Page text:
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Jeff Bezos Has Been Predicting Amazon’s ‘Inevitable Death’ For Years And Says Lifespans Of Large Companies ‘Tend To Be 30-Plus Years’ Not 100

In Business
April 25, 2024
Jeff Bezos Has Been Predicting Amazon's 'Inevitable Death' For Years And Says Lifespans Of Large Companies 'Tend To Be 30-Plus Years' Not 100

Jeff Bezos Has Been Predicting Amazon’s ‘Inevitable Death’ For Years And Says Lifespans Of Large Companies ‘Tend To Be 30-Plus Years’ Not 100

Amazon.com Inc. (NASDAQ:AMZN) Founder Jeff Bezos has always been unusually frank about the potential decline and eventual demise of his company. This sentiment has been a recurring theme in his communications, expressing a clear understanding that even the mightiest companies have limited lifespans.

Bezos has often used this perspective as a rallying cry to drive innovation at Amazon, pushing the company to stay ahead of potential decline through continuous evolution and reinvention.

Under Bezos’s leadership, Amazon has grown into a colossal tech and retail giant, yet he has consistently reminded stakeholders of the company’s mortality. Between 2013 and 2018, he openly discussed Amazon’s “inevitable” death on multiple occasions, even predicting during a 2018 all-hands meeting that “Amazon will go bankrupt” one day.

“If you look at large companies, their lifespans tend to be 30-plus years, not 100-plus years,” he said, emphasizing that many large companies do not last beyond several decades.

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This outlook was also evident in his final letter to shareholders in 2021, when Bezos quoted biologist Richard Dawkins, saying, “Staving off death is a thing that you have to work at.”

Here, Bezos likened the effort required to maintain the vitality of a living organism to the efforts required to keep a company thriving. He warned against the company becoming too typical and losing its distinctiveness, equating corporate stagnation with death.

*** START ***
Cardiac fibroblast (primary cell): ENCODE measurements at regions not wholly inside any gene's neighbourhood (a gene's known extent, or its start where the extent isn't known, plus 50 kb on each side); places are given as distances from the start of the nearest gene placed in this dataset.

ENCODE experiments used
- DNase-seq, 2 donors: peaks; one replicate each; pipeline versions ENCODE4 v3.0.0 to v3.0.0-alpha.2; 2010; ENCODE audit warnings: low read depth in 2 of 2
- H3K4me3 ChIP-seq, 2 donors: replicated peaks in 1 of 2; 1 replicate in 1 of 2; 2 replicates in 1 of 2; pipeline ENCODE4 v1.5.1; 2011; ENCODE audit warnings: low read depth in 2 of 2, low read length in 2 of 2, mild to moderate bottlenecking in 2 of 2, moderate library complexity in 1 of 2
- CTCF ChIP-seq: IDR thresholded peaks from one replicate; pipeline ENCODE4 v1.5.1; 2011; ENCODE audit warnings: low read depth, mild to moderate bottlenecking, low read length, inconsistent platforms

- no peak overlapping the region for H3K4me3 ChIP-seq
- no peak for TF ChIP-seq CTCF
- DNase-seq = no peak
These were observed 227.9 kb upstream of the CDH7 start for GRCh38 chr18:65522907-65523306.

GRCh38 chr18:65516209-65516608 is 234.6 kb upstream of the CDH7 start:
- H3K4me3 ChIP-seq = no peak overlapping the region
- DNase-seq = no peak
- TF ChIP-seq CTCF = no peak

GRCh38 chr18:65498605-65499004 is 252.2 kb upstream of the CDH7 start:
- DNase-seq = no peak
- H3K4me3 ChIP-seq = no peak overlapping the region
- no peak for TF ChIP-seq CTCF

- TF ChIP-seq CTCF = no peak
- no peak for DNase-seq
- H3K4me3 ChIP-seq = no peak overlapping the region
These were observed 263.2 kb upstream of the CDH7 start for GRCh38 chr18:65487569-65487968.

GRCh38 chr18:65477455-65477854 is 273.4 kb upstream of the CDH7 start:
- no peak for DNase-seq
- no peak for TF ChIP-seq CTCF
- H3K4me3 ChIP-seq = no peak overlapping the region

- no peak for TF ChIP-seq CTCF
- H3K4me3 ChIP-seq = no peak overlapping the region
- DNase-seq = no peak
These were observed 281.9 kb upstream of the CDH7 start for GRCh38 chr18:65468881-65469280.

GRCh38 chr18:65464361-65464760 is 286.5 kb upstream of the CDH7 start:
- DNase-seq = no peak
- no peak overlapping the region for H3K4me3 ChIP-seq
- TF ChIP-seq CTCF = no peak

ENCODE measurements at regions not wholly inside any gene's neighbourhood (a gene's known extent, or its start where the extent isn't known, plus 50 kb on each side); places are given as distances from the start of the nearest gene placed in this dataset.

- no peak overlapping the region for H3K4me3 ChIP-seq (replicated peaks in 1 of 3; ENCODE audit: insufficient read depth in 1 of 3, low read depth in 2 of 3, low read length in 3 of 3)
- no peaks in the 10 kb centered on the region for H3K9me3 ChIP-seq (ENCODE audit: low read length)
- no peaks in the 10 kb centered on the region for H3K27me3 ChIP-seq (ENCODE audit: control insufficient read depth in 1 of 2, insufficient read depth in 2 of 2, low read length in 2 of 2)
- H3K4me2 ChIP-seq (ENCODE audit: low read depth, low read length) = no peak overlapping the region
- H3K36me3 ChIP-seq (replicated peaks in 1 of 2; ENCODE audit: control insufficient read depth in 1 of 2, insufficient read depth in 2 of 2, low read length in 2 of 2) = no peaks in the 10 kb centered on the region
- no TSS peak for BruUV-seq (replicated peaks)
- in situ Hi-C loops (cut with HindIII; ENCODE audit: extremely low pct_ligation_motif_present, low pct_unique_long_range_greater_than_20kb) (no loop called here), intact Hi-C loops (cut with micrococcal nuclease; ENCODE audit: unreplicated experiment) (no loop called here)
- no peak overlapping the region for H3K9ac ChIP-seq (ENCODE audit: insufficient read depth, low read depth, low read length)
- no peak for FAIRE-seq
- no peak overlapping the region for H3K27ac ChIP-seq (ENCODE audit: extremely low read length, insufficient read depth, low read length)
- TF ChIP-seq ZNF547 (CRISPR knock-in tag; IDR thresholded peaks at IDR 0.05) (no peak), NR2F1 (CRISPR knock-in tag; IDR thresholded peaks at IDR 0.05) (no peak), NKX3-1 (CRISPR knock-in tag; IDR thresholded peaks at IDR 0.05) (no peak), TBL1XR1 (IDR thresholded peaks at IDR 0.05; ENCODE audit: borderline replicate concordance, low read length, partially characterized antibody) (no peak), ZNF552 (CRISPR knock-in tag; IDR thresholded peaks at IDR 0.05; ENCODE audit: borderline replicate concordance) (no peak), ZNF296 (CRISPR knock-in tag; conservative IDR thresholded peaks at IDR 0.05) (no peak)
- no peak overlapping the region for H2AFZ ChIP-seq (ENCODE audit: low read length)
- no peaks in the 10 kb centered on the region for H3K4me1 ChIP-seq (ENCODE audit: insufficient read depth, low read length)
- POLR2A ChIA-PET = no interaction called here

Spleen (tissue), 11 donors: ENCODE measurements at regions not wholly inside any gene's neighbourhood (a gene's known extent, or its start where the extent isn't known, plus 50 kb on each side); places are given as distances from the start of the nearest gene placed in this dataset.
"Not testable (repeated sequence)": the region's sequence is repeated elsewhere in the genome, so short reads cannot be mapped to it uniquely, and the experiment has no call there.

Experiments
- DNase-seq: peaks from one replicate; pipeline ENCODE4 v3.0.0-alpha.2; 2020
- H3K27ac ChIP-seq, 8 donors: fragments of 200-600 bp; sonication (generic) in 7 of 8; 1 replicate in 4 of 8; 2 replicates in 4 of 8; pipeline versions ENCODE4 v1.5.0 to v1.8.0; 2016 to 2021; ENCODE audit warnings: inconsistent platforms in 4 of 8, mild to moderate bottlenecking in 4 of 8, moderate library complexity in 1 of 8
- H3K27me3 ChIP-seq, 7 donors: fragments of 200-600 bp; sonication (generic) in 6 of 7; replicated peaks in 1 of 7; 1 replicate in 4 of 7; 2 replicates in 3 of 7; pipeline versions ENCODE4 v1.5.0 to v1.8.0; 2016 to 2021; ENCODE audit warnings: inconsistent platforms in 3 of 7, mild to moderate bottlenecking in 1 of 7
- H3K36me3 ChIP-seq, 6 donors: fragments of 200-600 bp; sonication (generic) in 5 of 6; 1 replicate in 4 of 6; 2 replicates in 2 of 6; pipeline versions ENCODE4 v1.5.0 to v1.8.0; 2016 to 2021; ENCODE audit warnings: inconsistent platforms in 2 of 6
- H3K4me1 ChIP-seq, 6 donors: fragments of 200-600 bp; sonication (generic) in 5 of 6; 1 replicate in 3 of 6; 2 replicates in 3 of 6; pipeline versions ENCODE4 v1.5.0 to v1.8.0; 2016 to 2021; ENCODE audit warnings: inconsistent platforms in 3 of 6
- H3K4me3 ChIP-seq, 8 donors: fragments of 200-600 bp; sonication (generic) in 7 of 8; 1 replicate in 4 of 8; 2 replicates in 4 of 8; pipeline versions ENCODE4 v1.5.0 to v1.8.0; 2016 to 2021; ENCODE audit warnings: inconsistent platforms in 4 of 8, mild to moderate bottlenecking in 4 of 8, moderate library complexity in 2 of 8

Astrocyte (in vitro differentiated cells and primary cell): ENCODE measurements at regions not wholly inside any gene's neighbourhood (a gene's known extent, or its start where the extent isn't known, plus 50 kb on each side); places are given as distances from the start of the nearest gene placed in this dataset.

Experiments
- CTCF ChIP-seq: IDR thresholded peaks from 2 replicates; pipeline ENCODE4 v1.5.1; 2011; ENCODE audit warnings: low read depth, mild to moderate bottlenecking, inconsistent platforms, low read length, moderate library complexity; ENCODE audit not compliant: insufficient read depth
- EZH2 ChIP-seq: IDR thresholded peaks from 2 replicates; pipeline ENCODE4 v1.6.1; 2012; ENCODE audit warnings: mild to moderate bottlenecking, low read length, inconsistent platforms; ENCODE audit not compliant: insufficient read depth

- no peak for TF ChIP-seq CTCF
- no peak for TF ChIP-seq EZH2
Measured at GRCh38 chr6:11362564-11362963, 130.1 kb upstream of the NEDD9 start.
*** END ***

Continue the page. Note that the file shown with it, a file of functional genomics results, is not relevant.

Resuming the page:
Bezos often reinforced this point with his Day One philosophy, asserting that for Amazon, it must always be Day One. This mindset focuses on maintaining the agility, curiosity and urgency of a startup. He articulated that moving to Day Two implies stasis, irrelevance and slow decline, which he saw as the beginning of the end.

These acknowledgments of Amazon’s possible future serve not just as warnings but as motivation. Bezos has aimed to cultivate an organizational culture that pursues innovation and operational excellence to stave off the decline that he views as inevitable without such effort. His leadership philosophy suggests that recognizing and confronting the prospect of failure can galvanize a company to maintain its competitive edge and vitality.


Bezos stepped down as CEO but moved into the role of executive chairman to continue influencing Amazon’s path, albeit in a different capacity.

Earlier this year, Bezos sold 50 million Amazon shares, netting approximately $8.5 billion. The financial move was part of a broader strategy that included his relocation from Seattle to Miami,  a decision influenced by personal and business considerations. His move to Florida was particularly advantageous because of the state’s favorable tax laws, allowing him to save about $600 million in taxes he would have incurred under Washington’s capital gains tax, introduced in 2021.

He has made significant real estate investments in Florida, spending hundreds of millions on properties in the ultra-exclusive Billionaire Bunker. He purchased one estate for $90 million and two others for a combined $149 million.

Bezos’s transition to Florida also marked a shift in focus toward his aerospace company Blue Origin, which benefits from proximity to Cape Canaveral — a key location for launching and manufacturing rockets and spacecraft. This strategic relocation supports his vision for space exploration and Blue Origin’s expansion, which is expected to boost local investment and job creation.

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